For example, if you’re getting a lot of visitors to your homepage, but many of those are leaving without going anywhere else – maybe they are not seeing a clear next-step to take on your website. Or maybe, they just aren’t interested in what you have to offer based on how it’s represented on that homepage.
This User Flow report also can show what country, operating system, city (and much, much more) people are entering from. And from that data, it can show you what those specific audience groups are doing.
The acquisition category is super powerful. This is probably one of the most important data points you’ll be using because it can tell you if your Google Ads, Social Campaign, Email Marketing Campaigns, keywords, etc are performing well. Once you have baseline data, you can truly determine if it’s more or less likely to see an ROI for running some specific campaigns.
Campaigns and Why They’re Super Important
Okay, so this is really where the secret sauce of Google Analytics is located. GA will only tell you what it’s learned right? Well, if you don’t give it specific metrics to look for, it can’t report on them.
That’s where campaigns and the Google Link Builder comes in. By using this link builder provided by Google, you can create reportable data for your Analytics. Running a special July 4th Campaign? Set up a custom campaign ID for it for all your social media posts or Ads. Running multiple mediums for the same campaign? Name them accordingly using the medium and source attributes.
This is probably the biggest thing that’s overlooked. Your Google Analytics is only going to give you as much data as you pump into it. So if you’re not actively creating these links, you’re going to have limited or unusable data.
The behavior reporting category will give you more information about how many page views and how long people stayed on a page before moving on. It also gives info on unique page views and bounce rates.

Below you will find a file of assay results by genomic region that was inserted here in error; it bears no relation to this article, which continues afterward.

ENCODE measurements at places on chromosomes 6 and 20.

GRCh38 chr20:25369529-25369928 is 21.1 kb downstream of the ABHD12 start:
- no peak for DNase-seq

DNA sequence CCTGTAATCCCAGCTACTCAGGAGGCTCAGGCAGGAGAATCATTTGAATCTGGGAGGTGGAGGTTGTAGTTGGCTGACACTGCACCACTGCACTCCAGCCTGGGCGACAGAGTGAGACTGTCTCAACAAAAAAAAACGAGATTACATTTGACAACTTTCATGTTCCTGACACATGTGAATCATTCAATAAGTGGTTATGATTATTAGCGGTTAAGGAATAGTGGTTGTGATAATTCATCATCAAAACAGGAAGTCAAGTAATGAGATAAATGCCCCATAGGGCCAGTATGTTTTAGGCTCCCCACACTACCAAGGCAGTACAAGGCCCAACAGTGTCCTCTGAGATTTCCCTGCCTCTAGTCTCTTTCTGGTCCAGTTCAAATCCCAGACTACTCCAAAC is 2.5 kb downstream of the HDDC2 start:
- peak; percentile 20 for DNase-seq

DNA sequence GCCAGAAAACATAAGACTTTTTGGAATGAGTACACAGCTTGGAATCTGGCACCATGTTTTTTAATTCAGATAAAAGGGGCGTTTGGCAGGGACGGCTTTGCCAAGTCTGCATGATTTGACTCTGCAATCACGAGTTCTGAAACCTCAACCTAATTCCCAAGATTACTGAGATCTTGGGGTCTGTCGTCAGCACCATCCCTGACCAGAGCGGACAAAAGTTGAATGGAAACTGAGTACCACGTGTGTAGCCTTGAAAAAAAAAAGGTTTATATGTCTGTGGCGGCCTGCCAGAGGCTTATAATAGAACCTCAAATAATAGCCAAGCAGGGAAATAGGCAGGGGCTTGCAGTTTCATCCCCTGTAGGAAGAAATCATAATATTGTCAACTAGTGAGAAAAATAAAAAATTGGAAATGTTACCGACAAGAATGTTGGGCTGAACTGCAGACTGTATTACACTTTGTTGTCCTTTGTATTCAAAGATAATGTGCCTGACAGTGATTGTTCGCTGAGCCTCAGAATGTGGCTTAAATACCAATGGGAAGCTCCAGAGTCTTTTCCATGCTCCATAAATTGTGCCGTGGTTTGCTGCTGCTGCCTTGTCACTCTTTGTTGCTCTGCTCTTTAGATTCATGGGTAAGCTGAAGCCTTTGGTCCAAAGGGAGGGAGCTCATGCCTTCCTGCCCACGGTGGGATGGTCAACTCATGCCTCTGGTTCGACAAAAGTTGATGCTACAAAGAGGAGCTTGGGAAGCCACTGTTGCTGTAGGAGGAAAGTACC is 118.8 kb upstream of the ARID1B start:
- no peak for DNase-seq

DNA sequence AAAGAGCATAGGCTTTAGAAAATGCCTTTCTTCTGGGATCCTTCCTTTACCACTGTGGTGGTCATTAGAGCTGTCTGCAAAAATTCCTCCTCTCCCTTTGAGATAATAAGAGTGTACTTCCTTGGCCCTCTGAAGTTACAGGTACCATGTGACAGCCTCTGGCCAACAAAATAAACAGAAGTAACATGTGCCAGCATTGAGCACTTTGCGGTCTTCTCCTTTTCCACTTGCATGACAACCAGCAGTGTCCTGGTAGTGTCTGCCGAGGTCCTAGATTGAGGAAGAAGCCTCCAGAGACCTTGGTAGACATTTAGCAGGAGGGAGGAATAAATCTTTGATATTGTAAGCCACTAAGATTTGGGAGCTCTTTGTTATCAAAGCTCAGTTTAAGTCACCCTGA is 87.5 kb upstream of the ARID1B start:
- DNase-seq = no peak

The behavior flow is very similar to the User Flow. In fact, at first glance, you may assume they are the same thing. Although they are similar, they do report on two different aspects of your users.
Whereas User Flow focuses on the volume of traffic and what pages see the most of it, Behavior Flow focuses more on what content is keeping the users engaged. But yeah… they really are similar.
The conversions category will help you understand how many people convert to leads after landing on your page, but only if you do a few extra steps.
Goals are how the conversions category really starts to give you data. You have to set up your sales funnels and goal for your landing pages. To do this, you just tell Google Analytics which pages you’re tracking and what page you want the user to go to after they landed on that first page. You can do much more specific event-based tracking as well, but this works for the basic sales funnel that has unique pages per step.
Insights is a bonus category! This can be found on the top right of your Google Analytics page. This AI-powered reporting will give you easy-to-read and understand reports. Things like “More users returned to your site in February” and “Website performance week-over-week.” Things like that.
If you’re just getting started with Google Analytics, this area will be your best friend. :)
Wrapping It Up
Google Analytics is an incredibly powerful tool with depths of information available if you just know where to look. Extrapolating actionable information from that data is where a marketing specialist comes in. If you’re reading through this and are overwhelmed or just uninterested in learning the ins-and-outs of Google Analytics, consider hiring Zealous Sites to do it for you. We love this stuff!
So yeah! If you found this article helpful, thought I missed something important, or just have something else to add; feel free to add a comment below! I hope it was at least a little bit helpful and keep an eye out for the next post next week!